Those of us who follow the rapid development of the Iranian nuclear program are used to the Islamic Republic not playing ball with the international community. Once again, the regime’s true colors have been exposed– this time in the field of human rights.
It is no secret that the state of human rights in Iran is atrocious, among the worst in the world. From gays hanging in the central squares to stoning women; one would expect an independent UN human rights report on the matter to gain more media traction.
Last week, Ahmed Shaheed, the UN special Rapporteur issued another of his humbling reports. You can see it here http://www.iranhrdc.org/english/news/press-statements/1000000201-dr-ahmed-shaheed-presents-report-on-situation-of-human-rights-in-the-islamic-republic-of-iran-to-third-committee-of-general-assembly-member-states-react.html,
His preliminary press conference here
Strangely enough, there were all too few headlines, reports or tweets directly relating to the conclusions and recommendations that were released last week by Dr. Shaheed.
Why don’t the media give this issue the coverage it deserves on a regular basis? It’s not that Iranian human rights violations are not covered, but more like a fleeting headline rather than a sustained focus.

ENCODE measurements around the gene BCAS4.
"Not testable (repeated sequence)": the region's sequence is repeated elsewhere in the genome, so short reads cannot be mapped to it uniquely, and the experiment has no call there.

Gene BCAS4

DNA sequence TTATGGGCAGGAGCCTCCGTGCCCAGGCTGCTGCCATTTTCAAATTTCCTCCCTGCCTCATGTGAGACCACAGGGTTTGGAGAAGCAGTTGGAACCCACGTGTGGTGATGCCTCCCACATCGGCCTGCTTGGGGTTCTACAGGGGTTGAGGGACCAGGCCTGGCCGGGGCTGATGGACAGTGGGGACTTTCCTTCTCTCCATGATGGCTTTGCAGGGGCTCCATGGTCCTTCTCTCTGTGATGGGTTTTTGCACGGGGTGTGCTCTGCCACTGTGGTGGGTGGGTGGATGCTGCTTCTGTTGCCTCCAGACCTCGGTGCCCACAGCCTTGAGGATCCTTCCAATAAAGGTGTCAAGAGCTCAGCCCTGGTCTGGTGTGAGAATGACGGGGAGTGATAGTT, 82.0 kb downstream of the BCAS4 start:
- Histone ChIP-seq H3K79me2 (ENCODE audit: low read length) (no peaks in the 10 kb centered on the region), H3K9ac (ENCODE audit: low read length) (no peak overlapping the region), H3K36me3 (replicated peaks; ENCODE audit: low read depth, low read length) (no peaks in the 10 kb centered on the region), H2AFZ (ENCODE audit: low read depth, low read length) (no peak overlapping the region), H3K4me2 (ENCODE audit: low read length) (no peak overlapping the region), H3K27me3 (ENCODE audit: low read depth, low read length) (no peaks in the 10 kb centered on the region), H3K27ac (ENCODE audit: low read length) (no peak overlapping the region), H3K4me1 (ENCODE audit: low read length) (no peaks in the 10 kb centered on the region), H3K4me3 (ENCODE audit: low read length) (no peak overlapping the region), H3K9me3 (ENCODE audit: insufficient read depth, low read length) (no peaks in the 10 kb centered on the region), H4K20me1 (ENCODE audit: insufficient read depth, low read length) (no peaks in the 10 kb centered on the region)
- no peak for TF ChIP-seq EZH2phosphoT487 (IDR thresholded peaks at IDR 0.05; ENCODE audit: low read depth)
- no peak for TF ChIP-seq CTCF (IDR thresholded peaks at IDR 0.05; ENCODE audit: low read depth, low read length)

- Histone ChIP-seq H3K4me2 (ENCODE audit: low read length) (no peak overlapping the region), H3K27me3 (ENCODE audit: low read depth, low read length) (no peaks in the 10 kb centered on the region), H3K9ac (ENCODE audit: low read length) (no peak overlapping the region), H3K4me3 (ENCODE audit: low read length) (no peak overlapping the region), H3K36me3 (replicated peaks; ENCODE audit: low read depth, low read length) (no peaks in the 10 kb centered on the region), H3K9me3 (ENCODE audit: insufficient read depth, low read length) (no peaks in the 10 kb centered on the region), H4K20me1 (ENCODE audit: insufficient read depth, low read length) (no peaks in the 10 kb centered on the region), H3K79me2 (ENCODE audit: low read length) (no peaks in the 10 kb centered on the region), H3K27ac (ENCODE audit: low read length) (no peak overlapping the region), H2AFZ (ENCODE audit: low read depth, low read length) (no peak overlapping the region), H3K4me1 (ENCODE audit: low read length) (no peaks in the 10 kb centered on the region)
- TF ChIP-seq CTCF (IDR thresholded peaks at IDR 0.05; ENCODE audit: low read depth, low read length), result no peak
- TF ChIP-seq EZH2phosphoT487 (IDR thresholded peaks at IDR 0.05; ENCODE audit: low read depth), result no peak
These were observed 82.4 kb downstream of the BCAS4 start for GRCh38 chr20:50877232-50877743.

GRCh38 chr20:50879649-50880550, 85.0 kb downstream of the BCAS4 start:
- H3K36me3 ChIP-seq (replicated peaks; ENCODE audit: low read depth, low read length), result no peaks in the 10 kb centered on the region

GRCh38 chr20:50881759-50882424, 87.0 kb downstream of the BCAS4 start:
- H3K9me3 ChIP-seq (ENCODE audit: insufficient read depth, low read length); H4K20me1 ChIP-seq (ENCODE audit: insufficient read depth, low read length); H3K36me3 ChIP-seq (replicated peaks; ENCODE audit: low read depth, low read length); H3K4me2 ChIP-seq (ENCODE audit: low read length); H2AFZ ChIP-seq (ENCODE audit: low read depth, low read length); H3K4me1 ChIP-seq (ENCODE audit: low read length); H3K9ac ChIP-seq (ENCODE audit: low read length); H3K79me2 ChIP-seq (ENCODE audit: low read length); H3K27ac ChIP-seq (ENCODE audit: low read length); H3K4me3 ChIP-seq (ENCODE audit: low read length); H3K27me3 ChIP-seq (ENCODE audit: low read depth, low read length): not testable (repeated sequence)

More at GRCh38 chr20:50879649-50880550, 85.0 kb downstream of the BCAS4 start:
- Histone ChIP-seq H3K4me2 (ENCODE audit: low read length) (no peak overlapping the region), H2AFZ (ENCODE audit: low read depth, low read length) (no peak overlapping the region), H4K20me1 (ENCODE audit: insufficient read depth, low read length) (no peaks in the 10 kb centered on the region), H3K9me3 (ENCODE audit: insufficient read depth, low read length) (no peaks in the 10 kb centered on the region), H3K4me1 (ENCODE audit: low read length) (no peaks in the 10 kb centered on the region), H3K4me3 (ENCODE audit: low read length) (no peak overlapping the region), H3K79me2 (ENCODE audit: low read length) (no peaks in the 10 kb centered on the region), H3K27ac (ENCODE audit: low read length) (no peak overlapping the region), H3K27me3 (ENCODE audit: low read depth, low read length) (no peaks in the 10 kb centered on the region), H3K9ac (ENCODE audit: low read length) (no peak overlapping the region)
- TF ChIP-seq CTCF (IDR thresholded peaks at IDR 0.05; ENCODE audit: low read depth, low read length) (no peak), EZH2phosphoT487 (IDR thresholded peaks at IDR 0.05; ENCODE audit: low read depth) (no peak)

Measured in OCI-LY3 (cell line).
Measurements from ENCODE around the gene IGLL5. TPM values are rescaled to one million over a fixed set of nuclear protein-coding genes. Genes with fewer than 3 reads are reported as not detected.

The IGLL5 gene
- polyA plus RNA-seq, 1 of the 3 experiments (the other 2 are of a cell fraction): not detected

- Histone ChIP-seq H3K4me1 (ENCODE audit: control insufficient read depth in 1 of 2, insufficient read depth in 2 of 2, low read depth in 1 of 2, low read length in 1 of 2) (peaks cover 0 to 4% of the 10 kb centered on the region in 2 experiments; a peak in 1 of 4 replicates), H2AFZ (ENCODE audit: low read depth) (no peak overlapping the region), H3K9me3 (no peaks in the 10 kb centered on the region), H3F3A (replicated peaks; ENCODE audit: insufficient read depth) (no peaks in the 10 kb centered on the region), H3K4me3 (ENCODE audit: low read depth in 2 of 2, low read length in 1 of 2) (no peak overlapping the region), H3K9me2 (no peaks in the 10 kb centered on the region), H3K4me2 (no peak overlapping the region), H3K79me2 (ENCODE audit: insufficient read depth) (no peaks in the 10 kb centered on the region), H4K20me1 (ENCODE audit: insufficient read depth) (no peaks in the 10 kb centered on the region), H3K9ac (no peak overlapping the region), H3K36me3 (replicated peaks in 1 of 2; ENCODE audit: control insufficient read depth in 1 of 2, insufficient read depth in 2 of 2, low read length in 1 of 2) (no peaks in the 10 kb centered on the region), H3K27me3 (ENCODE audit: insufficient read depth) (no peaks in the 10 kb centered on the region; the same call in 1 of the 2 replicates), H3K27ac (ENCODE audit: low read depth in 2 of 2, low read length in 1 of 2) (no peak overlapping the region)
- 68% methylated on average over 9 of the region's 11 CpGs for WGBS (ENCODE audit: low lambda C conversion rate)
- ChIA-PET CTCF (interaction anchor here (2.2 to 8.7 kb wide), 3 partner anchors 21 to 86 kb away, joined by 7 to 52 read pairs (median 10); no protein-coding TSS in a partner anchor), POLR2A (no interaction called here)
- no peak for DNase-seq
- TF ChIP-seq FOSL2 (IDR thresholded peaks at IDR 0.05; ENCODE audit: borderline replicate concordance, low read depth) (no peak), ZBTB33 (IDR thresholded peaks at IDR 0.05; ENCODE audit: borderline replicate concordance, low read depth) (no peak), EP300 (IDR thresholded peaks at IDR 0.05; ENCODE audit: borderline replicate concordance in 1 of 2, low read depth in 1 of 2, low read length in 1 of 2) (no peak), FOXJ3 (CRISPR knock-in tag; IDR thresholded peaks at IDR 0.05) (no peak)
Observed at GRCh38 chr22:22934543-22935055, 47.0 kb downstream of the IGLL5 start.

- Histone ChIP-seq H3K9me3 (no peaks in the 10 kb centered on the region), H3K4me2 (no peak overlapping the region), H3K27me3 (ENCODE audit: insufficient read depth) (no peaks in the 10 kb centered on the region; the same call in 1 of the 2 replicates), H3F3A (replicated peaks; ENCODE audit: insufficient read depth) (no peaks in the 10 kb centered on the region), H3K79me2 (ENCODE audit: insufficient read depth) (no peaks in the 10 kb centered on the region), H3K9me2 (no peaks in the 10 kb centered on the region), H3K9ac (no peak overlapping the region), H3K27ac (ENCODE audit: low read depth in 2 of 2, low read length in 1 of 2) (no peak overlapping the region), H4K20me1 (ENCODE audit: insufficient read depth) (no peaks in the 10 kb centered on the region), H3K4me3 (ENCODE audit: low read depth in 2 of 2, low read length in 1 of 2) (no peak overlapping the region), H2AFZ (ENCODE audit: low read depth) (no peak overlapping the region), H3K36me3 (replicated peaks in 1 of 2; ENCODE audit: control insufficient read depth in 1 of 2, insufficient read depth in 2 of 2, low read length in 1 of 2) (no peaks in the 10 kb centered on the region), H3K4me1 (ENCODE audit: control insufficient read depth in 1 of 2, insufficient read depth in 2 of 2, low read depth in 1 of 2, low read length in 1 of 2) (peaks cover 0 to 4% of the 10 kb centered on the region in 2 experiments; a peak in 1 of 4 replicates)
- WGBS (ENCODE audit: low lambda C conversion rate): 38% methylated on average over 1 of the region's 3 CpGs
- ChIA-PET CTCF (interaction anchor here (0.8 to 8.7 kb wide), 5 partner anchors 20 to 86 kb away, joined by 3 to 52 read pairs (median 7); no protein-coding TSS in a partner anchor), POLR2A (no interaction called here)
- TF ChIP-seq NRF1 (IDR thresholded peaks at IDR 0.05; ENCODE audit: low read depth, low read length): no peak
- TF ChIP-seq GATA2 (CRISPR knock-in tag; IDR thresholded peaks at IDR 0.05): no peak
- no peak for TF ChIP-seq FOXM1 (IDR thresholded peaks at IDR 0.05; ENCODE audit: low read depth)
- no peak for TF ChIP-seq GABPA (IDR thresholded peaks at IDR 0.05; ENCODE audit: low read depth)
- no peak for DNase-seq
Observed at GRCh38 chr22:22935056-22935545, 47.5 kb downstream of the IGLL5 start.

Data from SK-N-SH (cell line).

This picture received new light over the weekend. The European Parliament’s weeks-long grappling with a planned delegation visit to Tehran finally served as a catalyst for greater coverage of the disastrous human rights situation in Iran.
This BBC piece being a shining example:
“A visit to Iran by a European Parliament delegation has been called off after Tehran refused to let them visit two jailed activists recently awarded an EU human rights prize.
Lawyer Nasrin Sotoudeh and filmmaker Jafar Panahi were named joint winners of the Sakharov prize on Friday.
The five EU politicians had been due to arrive on Saturday and wanted to present the award to the activists.”
The moral compass of these particular MEPS seemed to synchronize just in time. As the Global Policy Journal did, however, prophetically point out – a day before the cancellation – that despite the public uproar against this trip; it was indeed only this ‘stroke of luck’ which finally gave this delegation the ‘get out of jail (Iran trip) free card’.
“ Awarding the EU human rights prize for the first time to an Iranian, could become a gift for the representatives too: Because either will they have found a theme for their trip to powerfully advocate in their encounters in Iran; or the Iranian government will indignantly call the visits off, thus itself earning the blame.
“The lesson for the future, however, is that MPs as much as their parliaments need to better prepare their exercise of a free (foreign policy) mandate, especially in little democratised countries such as Iran. Because hoping for luck cannot replace a sound strategy.”
So hats off to the EP delegation for getting it right; eventually. It even received decent media coverage, to boot.